Art enthusiasts have called Morris the next big thing, but despite his association with pop art, he refuses to be categorized in the pop category, calling his genre as “Post Pop.” He states that he was of another generation, and instead of having pop artists for heroes, he has Captain Crunch and Jolly Green Giant (Hagan, 2003, p.1). Nonetheless, it could not be denied that he follows the same path Warhol pursued. If Warhol had soup cans, Morris had popcorn. He also has other images to work with, such as “old-fashioned cars, jukeboxes, steaming coffee cups, a slice of pizza, a cupcake, a martini and King Kong clutching the Empire State Building (Hagan, 2003, p.2), images that strike a chord in every American, and objects that make him happy. It is because the artist says “I like to make things that make me happy (as cited in Hagan, 2003, p.1).” Unlike other artists before him that only gained recognition after death, Morris was lucky enough to receive public acceptance early in his career. Morris says, “People know me as the guy whose work they’ve seen on ‘Friends.’(as cited in Hagan, 2003, p.1).” Thanks to the sitcom Friends, where his works such as “King Kong” (Art Business News, 2001, p.1) and “Coffee Cup” were exhibited, he has garnered quite a following and has found clients in the likes of Brad Pitt and Jennifer Aniston (Hagan, 2003, p.1). That very fact is an assurance that he has no problem being compensated for his works. Not only does he have generous exposure, he is also assured of financial rewards. His popularity and talent also caught the attention of an institution with discriminating taste. Academy of Motion Picture Arts and Sciences chose Morris to create the artwork for the commemorative poster of the 76th Academy Awards. When asked about the commission, Morris replies: “Oscar is a uniquely recognizable symbol, not only in American culture but throughout the world, and I’m both honored and excited to create a design around such an icon (as cited in the Arts Business News, 2004, p.1).” He also designed artwork for the game play hockey surfaces for Carrom Company (Art Business News, 2001, p.1). In this way, people need not look far to get a glimpse of Morris’ works. His work is clearly displayed in popular culture images. This way, because his work is so accessible, he will not have a problem looking for clients.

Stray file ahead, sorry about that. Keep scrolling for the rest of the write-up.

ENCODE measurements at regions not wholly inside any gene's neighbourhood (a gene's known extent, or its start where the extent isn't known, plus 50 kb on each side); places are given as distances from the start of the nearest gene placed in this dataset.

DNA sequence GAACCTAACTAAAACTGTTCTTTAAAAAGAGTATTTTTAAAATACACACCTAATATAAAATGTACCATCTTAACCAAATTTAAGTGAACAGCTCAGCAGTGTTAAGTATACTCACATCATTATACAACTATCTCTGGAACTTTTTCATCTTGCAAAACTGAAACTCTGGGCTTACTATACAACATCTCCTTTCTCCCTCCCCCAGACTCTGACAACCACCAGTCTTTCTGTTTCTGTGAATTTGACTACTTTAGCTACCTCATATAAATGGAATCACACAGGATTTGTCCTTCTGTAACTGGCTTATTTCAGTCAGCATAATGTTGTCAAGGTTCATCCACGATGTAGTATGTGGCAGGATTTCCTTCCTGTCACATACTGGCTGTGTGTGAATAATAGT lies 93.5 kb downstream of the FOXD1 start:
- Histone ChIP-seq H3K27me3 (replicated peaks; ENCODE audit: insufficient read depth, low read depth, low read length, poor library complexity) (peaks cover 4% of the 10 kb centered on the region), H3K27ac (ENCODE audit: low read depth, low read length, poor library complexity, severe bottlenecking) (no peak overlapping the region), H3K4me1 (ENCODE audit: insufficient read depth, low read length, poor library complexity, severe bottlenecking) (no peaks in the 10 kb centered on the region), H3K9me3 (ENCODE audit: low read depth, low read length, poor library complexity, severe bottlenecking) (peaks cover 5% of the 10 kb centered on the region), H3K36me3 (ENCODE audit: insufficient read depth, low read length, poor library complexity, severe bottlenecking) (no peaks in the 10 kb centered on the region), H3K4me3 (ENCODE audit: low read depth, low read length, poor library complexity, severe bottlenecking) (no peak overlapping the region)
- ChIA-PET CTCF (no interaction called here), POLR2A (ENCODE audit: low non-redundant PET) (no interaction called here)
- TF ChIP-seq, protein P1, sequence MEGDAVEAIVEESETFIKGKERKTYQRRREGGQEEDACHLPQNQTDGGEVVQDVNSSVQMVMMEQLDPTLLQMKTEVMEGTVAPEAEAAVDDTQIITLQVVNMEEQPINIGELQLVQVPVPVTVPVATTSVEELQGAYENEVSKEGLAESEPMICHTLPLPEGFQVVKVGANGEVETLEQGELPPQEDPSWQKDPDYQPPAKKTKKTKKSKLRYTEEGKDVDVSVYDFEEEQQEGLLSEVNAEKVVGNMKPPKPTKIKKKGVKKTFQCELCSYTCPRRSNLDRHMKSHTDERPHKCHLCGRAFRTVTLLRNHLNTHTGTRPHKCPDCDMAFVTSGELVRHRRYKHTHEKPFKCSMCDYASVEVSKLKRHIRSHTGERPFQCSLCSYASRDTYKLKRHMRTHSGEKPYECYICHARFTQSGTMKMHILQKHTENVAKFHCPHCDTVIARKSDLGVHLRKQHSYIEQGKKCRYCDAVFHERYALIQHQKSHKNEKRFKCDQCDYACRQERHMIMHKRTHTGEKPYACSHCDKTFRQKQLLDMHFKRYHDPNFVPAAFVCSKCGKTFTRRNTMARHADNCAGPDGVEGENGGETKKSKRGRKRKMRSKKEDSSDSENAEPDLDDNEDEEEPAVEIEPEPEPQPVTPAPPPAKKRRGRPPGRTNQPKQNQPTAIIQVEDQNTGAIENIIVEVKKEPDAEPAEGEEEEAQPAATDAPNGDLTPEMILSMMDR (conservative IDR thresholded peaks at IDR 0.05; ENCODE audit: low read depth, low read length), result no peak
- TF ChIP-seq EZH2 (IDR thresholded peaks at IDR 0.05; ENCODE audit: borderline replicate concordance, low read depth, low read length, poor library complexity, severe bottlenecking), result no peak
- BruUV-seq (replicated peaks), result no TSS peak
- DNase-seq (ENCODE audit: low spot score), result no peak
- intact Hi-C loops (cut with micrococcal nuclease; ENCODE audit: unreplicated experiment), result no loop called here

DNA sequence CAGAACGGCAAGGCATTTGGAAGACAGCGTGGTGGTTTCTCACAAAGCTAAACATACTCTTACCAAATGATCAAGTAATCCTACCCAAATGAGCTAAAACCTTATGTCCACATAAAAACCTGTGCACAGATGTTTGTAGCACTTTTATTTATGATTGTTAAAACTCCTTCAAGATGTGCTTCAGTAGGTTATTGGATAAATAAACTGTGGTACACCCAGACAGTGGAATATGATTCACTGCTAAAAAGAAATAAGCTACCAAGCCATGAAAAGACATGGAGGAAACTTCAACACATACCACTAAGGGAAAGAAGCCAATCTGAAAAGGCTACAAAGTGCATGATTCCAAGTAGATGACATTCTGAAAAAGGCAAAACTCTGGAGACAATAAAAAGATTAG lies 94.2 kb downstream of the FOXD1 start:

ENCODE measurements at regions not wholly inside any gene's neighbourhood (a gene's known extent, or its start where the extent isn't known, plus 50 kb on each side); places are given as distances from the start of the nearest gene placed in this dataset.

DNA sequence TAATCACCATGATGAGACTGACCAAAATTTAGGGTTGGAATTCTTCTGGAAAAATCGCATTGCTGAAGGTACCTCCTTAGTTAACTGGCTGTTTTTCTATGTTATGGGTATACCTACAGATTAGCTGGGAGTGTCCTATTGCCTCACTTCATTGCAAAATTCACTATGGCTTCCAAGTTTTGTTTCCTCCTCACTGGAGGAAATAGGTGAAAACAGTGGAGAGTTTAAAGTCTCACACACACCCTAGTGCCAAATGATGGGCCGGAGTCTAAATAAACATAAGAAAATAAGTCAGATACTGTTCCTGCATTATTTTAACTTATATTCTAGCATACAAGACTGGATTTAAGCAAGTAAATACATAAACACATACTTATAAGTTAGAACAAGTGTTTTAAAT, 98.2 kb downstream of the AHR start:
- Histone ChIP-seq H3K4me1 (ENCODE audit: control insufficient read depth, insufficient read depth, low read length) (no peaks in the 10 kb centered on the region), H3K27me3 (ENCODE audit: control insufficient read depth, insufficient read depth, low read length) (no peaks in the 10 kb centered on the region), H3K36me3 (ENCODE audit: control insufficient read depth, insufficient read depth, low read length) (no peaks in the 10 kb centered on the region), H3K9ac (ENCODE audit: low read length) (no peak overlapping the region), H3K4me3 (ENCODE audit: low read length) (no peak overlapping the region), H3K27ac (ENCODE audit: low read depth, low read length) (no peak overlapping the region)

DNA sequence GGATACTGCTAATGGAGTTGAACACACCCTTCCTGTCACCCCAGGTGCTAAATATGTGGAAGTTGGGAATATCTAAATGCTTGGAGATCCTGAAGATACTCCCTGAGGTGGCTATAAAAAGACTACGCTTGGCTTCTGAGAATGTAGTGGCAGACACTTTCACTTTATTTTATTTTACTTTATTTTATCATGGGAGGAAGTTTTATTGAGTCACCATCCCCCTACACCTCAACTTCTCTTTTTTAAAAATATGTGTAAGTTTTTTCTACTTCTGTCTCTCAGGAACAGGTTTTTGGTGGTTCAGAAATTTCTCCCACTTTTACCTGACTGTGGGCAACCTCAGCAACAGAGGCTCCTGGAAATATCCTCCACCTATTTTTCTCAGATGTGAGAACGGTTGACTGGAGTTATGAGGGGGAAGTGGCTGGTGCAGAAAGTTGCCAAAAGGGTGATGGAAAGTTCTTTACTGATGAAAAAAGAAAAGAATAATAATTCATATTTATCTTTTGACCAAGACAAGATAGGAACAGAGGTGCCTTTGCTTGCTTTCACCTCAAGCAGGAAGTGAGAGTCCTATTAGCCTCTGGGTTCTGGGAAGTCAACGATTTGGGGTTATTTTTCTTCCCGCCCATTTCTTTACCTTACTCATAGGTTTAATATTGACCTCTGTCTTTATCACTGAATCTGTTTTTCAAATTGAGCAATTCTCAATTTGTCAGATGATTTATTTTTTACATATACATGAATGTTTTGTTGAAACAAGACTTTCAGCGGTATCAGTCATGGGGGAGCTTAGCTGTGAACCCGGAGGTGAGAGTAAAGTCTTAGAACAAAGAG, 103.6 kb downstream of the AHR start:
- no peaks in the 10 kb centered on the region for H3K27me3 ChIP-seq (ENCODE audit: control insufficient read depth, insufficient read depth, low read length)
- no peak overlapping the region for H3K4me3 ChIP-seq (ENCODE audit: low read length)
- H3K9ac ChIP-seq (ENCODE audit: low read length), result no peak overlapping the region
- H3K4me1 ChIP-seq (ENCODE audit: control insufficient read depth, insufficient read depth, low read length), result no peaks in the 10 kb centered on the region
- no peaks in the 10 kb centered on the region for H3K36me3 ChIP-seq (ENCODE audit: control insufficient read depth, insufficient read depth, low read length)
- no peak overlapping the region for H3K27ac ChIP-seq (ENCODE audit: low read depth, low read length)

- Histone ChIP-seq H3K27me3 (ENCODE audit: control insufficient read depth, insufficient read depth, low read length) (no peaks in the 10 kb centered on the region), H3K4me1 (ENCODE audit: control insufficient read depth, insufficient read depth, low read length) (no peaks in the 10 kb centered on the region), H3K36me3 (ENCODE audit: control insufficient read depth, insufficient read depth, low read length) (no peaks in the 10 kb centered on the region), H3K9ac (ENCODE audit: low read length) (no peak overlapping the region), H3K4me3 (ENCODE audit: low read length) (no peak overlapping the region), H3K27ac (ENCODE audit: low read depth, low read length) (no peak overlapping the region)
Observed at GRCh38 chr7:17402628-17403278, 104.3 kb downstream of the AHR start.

Another artist that is worth noting is Clemens Briels. He is a Dutch artist that has also done artwork that was exposed to the masses. He was the official artist for the 2002 Winter Olympics, and when one of his works was auctioned off for charity, the work was purchased in an amount that exceeded the expected price. His other work, “The Floating Islands of the Caribbean,” was sold for $700 (Art Business News, 2003, p.1). In Holland, an art center named after him was opened in September 2003. Earlier that same year, he was commissioned to paint a bag in Nordstroms (Art Business News, 2003, p.1).